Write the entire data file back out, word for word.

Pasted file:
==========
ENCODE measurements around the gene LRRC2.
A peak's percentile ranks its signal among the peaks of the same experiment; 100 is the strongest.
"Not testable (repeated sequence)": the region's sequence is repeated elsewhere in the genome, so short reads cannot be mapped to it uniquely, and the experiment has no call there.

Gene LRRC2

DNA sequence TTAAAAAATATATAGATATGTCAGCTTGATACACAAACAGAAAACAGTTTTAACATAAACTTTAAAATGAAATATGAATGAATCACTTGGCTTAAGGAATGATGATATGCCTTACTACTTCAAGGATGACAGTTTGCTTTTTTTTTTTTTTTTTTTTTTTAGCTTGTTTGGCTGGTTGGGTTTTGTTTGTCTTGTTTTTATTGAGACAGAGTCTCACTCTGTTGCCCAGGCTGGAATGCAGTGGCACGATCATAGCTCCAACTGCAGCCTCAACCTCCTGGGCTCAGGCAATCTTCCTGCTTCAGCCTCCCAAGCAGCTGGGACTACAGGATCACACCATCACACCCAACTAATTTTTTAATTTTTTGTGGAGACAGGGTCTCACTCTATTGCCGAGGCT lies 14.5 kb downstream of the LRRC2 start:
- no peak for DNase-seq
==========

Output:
ENCODE measurements around the gene LRRC2.
A peak's percentile ranks its signal among the peaks of the same experiment; 100 is the strongest.
"Not testable (repeated sequence)": the region's sequence is repeated elsewhere in the genome, so short reads cannot be mapped to it uniquely, and the experiment has no call there.

Gene LRRC2

DNA sequence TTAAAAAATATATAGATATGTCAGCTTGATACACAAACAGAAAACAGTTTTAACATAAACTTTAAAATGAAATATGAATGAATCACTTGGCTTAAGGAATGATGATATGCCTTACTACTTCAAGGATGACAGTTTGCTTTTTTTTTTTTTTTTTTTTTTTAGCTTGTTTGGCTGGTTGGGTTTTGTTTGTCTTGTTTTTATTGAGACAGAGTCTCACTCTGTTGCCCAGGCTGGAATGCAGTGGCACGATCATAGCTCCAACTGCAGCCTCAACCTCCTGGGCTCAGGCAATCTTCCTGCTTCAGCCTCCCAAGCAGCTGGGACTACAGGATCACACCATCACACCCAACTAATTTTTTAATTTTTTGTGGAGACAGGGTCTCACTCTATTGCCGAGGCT lies 14.5 kb downstream of the LRRC2 start:
- no peak for DNase-seq